For local artists, especially those who are native to Ohio, seeing our state change so drastically during a short period of time can throw our creative processes into chaos. Local artists, however, are asking questions of how they should alter their creative process to speak to the times. During Black Queer and Intersectional Collective’s Juneteenth celebration in collaboration with Columbus Freedom Coalition, writer, Hanif Abdurraqib, shared the poem, “I Must Become A Menace To My Enemies” by June Jordan to remind protestors of the need to turn away from progressive ideals of the wholly moral and resilient Black person in a racist society, and instead fixate on confronting the social ills around us as doggedly as possible. At the same event, protestors stuck makeshift tombstones into the front yard of Columbus Mayor Andrew Ginther to symbolize the many people killed by police violence.
For Ben Willis, a 28-year-old Black artist in Columbus who is most known for his local portraiture; first dove into photography casually and then opened up to the ways that it helped him see his community.
“I felt most local I suppose when other artists recognized my work,” says Willis, “Or when people would greet my invitation to be photographed with enthusiasm, or admiration.”
Willis is dedicated to showcasing the inter-generational dynamics of Columbus through photographing and interviewing older residents, as well as taking portraits of community members, peers, friends, and fellow artists. This hyper-local and personal perspective gives Willis’ photos a clear sense of history, sentimentality, and presence, especially since he shoots in film, a medium that requires extra technical skill.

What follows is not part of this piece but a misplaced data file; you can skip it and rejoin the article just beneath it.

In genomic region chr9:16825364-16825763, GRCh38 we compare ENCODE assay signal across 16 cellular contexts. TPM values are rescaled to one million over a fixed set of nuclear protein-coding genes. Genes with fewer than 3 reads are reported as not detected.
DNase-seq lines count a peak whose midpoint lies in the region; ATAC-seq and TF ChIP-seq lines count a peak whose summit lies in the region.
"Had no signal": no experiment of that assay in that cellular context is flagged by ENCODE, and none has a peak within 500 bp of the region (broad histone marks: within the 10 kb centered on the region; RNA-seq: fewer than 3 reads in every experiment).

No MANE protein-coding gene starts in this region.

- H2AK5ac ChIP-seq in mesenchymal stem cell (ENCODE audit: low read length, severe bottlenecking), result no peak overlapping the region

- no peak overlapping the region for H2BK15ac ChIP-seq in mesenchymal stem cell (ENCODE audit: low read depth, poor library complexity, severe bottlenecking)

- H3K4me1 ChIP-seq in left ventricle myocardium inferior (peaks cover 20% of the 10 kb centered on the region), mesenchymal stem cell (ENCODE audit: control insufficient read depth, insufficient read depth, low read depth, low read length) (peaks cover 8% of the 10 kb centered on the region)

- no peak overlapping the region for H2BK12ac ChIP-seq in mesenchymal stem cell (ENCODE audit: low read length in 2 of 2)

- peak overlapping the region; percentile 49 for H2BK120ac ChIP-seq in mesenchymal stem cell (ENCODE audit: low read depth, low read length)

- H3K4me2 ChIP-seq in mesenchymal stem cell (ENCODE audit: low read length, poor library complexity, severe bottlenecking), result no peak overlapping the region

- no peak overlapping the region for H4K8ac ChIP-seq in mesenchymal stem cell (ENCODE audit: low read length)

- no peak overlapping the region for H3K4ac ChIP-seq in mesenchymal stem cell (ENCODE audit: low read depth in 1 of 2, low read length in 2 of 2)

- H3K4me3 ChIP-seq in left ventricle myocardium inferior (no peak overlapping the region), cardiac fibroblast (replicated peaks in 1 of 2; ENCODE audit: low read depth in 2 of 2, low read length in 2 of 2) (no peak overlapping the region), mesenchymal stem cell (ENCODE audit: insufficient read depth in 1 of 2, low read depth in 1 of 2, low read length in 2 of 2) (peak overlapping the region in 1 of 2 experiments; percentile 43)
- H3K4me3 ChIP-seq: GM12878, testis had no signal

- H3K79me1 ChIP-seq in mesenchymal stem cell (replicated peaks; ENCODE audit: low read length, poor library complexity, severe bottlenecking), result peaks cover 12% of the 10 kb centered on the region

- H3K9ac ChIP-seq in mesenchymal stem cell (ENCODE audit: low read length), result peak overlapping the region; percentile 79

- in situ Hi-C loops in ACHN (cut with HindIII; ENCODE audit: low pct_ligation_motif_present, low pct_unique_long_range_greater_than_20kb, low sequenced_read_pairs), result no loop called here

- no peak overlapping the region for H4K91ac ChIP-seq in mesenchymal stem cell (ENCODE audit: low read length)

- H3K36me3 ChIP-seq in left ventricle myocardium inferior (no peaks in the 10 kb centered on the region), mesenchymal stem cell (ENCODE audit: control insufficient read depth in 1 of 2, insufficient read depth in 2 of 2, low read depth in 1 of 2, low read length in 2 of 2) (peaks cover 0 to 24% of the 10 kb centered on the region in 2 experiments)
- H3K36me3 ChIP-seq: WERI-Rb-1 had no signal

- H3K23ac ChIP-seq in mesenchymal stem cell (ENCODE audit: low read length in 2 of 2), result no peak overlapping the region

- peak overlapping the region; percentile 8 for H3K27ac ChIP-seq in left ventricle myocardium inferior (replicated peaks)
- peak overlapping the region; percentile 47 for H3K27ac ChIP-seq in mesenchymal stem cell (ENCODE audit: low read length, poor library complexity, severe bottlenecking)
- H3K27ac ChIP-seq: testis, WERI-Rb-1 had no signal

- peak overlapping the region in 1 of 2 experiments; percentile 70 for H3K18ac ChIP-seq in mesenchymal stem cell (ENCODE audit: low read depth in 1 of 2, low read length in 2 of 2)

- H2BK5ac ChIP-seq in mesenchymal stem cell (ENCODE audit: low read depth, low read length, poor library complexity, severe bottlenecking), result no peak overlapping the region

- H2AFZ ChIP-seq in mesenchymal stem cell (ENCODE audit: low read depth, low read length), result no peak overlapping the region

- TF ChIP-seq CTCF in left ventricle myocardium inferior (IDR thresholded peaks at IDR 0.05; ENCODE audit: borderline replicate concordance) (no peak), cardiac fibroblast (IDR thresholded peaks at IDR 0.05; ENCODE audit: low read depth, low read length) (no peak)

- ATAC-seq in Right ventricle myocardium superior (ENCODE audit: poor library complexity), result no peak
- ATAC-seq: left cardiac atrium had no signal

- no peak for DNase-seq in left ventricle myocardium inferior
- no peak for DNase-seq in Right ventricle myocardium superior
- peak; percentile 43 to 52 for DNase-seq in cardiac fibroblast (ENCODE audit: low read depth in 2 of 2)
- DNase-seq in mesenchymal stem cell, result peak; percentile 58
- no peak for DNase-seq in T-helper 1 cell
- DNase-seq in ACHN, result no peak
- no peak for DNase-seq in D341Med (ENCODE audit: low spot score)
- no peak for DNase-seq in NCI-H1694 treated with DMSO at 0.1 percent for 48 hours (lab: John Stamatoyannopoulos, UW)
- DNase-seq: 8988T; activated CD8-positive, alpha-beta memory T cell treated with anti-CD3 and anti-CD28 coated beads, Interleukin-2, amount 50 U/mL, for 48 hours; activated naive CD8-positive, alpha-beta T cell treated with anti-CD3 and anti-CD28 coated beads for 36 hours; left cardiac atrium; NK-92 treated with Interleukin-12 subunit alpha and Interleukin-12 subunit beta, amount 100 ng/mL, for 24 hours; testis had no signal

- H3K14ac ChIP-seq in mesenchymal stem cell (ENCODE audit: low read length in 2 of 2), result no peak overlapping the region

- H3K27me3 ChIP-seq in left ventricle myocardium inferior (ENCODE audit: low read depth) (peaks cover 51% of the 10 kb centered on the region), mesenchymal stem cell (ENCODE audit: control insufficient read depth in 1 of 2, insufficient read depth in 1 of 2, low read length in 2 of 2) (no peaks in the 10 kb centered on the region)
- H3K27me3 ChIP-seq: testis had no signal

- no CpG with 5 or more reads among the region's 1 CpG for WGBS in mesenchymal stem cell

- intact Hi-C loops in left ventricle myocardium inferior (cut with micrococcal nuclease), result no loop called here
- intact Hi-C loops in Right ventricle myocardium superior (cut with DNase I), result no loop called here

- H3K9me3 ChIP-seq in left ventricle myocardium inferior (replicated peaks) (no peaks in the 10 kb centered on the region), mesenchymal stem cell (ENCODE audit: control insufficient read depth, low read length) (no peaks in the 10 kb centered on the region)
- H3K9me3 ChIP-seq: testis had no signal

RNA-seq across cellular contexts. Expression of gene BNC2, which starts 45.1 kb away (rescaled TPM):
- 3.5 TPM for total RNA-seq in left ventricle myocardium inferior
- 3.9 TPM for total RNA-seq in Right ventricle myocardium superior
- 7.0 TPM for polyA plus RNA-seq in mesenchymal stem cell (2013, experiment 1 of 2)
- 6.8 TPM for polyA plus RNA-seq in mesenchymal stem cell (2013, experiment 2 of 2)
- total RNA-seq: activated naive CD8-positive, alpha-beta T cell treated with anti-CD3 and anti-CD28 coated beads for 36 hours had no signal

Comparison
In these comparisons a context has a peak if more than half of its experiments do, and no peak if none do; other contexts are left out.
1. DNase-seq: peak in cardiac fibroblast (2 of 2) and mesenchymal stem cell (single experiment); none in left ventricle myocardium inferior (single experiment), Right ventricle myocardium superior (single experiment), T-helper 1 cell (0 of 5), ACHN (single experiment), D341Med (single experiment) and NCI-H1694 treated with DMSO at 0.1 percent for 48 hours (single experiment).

Willis spoke to the inherent double consciousness that is unearthed during times of political unrest where artists should ask themselves why they feel compelled to photograph or document political conflict. He elaborates, “I think there’s a magnetism to things of this nature (Civil Unrest) and that magnetism creates urgency in almost everything, but art and artists often prey upon these opportunities. We like to think we are helping by photographing and sharing what’s taking place, but rarely do we ask why we as individuals need to make art at a time like this. If an artist can’t answer that honestly I don’t know how they can make anything at all.”
Willis’ question on art and purpose during racial and political turmoil is spoken to directly by writer James Baldwin. In 1984, Baldwin wrote, “Perhaps I did not succumb to ideology, as you put it, because I have never seen myself as a spokesman. I am a witness.”
For other artists and organizers in Ohio, the ways to engage with the times can look like different things.